Joint Tenants or Tenants in Common

Joint Tenants or Tenants in Common – what you need to know.

Did you know that when land is transferred to more than one person, they can own it (be “registered on the Certificate of Title”) either as Joint Tenants or as Tenants in Common?

In very simple terms, JOINT TENANTS collectively own one interest in the land.

Various consequences flow from owning as a Joint Tenant. For example, anyone Joint Tenant:
• is entitled to occupy the whole of the land;
• has exactly the same interest (share) in the land as every other Joint Tenant;
• cannot easily sell/ transfer his or her interest to anyone other than another Joint

Tenant in the same land;
• cannot leave the share in the land to a person of his or her choice by Will. The share of a Joint Tenant passes to the other Joint Tenant(s) when he or she dies, whether or not they are named in the Will as beneficiaries.

It is usual (but not essential) that a husband and wife acquire land as Joint Tenants.
In contrast, TENANTS IN COMMON own individual shares in interest in the land.

A Tenant in Common:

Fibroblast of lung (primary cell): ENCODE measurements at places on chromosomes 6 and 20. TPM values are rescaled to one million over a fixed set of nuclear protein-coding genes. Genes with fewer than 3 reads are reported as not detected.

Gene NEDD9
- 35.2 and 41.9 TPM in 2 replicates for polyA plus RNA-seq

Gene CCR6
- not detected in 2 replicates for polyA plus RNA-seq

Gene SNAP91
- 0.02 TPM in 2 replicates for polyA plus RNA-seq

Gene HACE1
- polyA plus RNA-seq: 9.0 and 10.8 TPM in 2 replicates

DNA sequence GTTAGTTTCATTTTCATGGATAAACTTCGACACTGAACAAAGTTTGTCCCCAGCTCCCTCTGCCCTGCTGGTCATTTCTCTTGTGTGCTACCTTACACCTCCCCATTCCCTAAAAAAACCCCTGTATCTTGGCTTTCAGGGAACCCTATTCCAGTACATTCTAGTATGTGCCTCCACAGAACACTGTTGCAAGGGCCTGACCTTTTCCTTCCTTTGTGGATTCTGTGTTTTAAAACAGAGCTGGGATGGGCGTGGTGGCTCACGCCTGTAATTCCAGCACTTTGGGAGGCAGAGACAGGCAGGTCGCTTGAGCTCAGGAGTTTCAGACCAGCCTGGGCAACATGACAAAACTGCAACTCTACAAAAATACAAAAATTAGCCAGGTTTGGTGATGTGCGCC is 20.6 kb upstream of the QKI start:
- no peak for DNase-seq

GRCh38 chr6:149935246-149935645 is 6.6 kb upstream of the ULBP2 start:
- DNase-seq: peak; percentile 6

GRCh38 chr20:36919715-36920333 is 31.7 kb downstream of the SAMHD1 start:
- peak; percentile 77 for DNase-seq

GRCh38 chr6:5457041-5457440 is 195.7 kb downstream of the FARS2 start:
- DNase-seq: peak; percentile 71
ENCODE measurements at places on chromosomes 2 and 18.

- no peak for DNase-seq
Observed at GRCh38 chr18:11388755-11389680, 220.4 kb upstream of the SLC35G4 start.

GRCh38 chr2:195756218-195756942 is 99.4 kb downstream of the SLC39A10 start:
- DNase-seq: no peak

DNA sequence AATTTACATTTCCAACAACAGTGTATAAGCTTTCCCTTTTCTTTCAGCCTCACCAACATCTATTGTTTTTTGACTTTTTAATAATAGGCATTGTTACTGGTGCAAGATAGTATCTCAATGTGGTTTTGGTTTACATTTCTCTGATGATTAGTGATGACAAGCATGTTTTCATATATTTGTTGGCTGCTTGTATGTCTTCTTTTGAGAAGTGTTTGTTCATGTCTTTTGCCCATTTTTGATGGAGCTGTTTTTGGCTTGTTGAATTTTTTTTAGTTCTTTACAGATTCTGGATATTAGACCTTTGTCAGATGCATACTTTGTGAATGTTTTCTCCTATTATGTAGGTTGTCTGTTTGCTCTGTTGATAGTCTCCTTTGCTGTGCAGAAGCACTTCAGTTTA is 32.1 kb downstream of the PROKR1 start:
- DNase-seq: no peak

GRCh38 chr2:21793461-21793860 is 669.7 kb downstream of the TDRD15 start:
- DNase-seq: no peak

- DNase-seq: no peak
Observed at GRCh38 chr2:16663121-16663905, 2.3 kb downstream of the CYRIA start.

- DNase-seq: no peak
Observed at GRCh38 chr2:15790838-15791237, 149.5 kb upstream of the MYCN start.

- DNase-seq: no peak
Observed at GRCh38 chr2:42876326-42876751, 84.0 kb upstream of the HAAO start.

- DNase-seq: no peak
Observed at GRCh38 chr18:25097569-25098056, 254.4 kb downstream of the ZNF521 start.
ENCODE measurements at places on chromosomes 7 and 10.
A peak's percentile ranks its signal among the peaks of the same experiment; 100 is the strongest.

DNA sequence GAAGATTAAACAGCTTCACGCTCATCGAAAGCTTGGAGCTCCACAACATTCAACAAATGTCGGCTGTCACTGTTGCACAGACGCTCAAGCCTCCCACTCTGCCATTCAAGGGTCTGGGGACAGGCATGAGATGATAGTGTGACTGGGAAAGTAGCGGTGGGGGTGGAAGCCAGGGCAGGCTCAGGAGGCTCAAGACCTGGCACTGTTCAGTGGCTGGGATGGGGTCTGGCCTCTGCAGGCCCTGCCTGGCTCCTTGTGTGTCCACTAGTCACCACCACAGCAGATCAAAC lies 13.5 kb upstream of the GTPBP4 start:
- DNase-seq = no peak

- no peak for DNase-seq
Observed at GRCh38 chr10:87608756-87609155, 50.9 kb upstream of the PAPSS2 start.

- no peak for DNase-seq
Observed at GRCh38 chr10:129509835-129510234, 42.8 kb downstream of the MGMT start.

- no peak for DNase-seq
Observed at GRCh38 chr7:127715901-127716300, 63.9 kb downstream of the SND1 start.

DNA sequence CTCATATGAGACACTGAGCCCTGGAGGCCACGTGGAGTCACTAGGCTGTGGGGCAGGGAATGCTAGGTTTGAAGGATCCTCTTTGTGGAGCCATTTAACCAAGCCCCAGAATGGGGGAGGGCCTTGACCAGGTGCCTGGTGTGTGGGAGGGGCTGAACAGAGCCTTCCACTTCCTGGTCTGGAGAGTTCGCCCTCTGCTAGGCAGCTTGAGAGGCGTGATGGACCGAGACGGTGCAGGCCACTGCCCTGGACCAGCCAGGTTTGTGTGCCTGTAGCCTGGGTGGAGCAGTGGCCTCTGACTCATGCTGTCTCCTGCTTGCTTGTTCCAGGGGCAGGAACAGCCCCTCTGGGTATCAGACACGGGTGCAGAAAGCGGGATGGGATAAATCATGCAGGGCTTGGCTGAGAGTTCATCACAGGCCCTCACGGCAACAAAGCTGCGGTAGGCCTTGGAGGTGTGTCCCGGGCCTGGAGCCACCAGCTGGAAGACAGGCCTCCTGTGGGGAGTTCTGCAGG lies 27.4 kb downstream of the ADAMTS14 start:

• may be entitled to occupy only part of the land;
• may have a greater or lesser interest in the land than the other Tenant(s) in Common;
• can freely transfer his or her interest to anyone;
• can leave his or her share in the land to a person of their choice, in their will.

Ownership as Tenants in Common is usually preferred by:
• purchasers who want to retain the ability to transfer their interest independently of the other(s) or leave it under to a person of their choice by Will;
• purchasers who have contributed unequally to the purchase and so, wish to hold the land in unequal shares that reflect the proportion of the contribution of each.

If you have further questions concerning ownership as Joint Tenants or Tenants in Common, please feel free to call at any time.